Money purchase scheme

With a Money Purchase occupational pension plan, the pension contributions are invested and the final pension is based on the investment performance of the fund. There is no guarantee.

Individual Contributions

Individuals can contribute as much as they want although there are limits on the amount of contributions that will receive the full benefits of tax relief.

Any contribution that is not paid by the employer is classed as a member contribution even if a third party has made the contribution. Tax relief is given according to the member's situation; i.e. make sure that tax relief at source applies if the member is a non- or starting rate taxpayer. An example of this is a grandparent paying a pension contribution for his/her grandchild.

Employer Contributions

Just like individual contributions, employer contributions are also unlimited. Full tax relief will be available without limit subject to the local inspector of taxes. However, there will be a tax charge on the member where total contributions are above the annual allowance.

Eligibility

Any member of a registered occupational pension scheme can make contributions to it. However, to be eligible to gain tax relief, the contribution must be made by an active scheme member who is also a relevant UK individual. To qualify as a relevant UK individual, the scheme member must meet one of the following criteria:

  • Have relevant UK earnings chargeable to income tax
  • for that tax year
  • Is resident in the UK at some point in that tax year
  • Was resident in the UK at some point during the five
  • tax years immediately before the tax year in question
  • and was also resident in the UK when he/she joined
  • the pension scheme
  • Has general earnings from overseas Crown
  • employment subject to UK tax
  • Is the spouse of an individual who has, for the tax year, general earnings from overseas Crown employment subject to UK tax

Pension Allowances

Annual Pension Allowance

Since A-Day, annual pension contributions have a new limit attracting full tax relief. This limit is the greater of £3,600 and 100% of salary, subject to the annual allowance (£255,000 in the 2010/2011 tax year). Any contribution over the annual allowance will be subject to a tax charge. We will explain this in further detail later in this bulletin.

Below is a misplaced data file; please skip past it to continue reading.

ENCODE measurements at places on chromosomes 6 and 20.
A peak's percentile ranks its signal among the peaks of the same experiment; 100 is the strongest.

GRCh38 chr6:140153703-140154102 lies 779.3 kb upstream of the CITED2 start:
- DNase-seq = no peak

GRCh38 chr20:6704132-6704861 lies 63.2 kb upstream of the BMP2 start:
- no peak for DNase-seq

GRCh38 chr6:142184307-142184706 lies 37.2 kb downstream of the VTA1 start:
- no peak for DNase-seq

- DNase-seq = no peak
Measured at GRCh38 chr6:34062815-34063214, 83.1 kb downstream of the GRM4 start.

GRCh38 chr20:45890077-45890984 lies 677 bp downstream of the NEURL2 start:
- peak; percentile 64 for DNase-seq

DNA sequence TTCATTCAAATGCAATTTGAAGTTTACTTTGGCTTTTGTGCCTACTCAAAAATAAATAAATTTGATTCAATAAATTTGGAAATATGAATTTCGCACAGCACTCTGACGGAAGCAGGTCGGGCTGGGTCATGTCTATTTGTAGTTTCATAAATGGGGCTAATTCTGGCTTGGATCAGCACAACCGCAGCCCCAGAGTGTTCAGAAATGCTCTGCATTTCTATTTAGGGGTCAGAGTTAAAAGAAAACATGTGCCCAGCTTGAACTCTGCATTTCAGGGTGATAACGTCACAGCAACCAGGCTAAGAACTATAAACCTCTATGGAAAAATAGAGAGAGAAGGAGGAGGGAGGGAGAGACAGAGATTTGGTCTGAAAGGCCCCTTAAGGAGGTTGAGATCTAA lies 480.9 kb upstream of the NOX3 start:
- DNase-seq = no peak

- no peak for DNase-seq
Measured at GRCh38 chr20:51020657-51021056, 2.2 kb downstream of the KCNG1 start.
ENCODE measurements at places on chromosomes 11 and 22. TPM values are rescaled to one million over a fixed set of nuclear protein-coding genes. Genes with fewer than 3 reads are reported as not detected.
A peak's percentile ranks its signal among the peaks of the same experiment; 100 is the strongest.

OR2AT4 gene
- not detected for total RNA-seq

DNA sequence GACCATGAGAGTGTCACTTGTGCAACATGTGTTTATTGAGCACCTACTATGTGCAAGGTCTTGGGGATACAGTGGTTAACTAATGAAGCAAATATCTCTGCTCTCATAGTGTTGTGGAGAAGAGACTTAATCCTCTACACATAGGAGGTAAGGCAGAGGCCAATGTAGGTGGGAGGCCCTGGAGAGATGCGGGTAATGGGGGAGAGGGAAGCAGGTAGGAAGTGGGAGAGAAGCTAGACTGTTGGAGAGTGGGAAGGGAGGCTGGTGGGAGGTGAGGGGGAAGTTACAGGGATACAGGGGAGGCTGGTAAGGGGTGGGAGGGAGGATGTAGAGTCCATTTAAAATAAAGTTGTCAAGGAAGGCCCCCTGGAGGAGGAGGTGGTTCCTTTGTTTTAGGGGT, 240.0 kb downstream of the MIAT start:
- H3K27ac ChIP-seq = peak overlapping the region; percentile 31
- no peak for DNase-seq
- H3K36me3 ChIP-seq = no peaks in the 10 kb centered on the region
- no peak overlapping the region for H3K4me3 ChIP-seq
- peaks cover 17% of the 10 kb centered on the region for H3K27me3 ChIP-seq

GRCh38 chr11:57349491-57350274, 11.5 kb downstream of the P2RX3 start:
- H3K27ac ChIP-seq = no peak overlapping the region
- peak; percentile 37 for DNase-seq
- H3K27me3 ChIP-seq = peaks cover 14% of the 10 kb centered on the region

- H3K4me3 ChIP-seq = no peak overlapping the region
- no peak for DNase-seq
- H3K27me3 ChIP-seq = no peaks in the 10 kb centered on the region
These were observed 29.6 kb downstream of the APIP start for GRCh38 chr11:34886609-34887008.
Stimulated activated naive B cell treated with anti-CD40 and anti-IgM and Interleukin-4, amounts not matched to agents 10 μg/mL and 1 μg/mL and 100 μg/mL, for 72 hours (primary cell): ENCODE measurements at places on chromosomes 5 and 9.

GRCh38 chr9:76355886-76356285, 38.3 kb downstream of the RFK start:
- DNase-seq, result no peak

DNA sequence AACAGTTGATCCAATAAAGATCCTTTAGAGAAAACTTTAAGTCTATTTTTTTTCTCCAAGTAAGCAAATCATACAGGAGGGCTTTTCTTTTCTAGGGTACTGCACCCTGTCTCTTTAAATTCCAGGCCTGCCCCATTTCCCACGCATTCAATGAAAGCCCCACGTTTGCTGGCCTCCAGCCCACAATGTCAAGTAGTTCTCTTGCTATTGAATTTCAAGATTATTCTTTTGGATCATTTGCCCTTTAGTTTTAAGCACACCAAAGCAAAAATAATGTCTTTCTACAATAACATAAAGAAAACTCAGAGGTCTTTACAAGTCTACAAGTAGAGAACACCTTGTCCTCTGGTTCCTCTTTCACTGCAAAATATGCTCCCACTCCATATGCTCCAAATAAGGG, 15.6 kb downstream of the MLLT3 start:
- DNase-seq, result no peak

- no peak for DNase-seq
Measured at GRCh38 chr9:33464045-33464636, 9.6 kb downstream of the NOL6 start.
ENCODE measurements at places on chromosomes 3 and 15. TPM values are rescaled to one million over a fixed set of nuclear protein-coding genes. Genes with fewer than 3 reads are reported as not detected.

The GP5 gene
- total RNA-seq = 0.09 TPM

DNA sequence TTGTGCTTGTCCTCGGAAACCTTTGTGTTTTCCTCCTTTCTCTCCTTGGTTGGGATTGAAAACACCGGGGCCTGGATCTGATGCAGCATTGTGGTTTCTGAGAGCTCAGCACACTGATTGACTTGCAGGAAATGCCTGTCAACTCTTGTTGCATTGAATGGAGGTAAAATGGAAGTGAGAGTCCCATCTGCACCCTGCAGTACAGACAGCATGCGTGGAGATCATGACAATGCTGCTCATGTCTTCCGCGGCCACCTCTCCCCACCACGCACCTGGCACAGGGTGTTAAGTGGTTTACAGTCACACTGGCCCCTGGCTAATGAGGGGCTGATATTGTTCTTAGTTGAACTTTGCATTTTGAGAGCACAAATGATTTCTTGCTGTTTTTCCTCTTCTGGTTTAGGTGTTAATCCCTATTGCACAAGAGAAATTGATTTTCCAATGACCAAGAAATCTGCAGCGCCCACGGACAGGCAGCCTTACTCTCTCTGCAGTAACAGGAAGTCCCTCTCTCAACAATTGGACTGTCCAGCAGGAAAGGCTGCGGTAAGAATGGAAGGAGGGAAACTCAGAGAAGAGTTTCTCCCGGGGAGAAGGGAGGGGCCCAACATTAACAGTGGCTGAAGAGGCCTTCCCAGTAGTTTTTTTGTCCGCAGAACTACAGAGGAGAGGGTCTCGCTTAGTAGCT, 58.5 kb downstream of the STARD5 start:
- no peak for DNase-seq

Lifetime Pension Allowance

As well as an annual allowance charge, there is a possible lifetime allowance charge if total pension funds exceed the lifetime allowance at when pension benefits are taken. The lifetime allowance for the 2010/2011 tax year is £1,800,000.

The lifetime allowance charge is applied to the excess over the allowance. This can apply in two different ways or both depending on how the excess is taken. The individual charges are;

  • 25% if taken as income, and
  • 55% if taken as a lump sum

it is unlikely that there will be much difference because, if someone takes the excess as income, he will be charged income tax on top of this tax charge, more than likely at 40%.

Additional Voluntary Contributions (AVCs)

It is now compulsory for companies to offer employees the opportunity to invest additional contributions into their occupational scheme where there is one, in order to boost retirement benefits.

Under existing revenue limits and since A- Day, if you are a member of an occupational pension scheme you can invest up to 100% of your total remuneration or up to a £255,000 in total.

Tax Reliefs & Contribution Limits

To receive full benefits of tax relief , pension contributions have to remain within a certain limit. Currently the limit is the greater of £3,600 and 100% of salary, subject to the annual allowance (£255,000 in the 2010/2011 tax year). Any additional contribution over the annual allowance will be subject to a tax charge.

Levels and bases of, and reliefs from taxation are subject to change.

Free Standing Additional Voluntary Contributions (FSAVCs)

Free standing additional voluntary contribution schemes (FSAVCs) were introduced in 1987.

These are run by a pension provider rather than the trustees of the employee's pension scheme. The big advantage tends to be the wider choice of investment available.

FSAVCs tax relief and contribution limits 

To receive full benefits of tax relief , pension contributions have to remain within a certain limit. Currently the limit is the greater of £3,600 and 100% of salary, subject to the annual allowance (£255,000 in the 2010/2011 tax year). Any contribution over the annual allowance will be subject to a tax charge.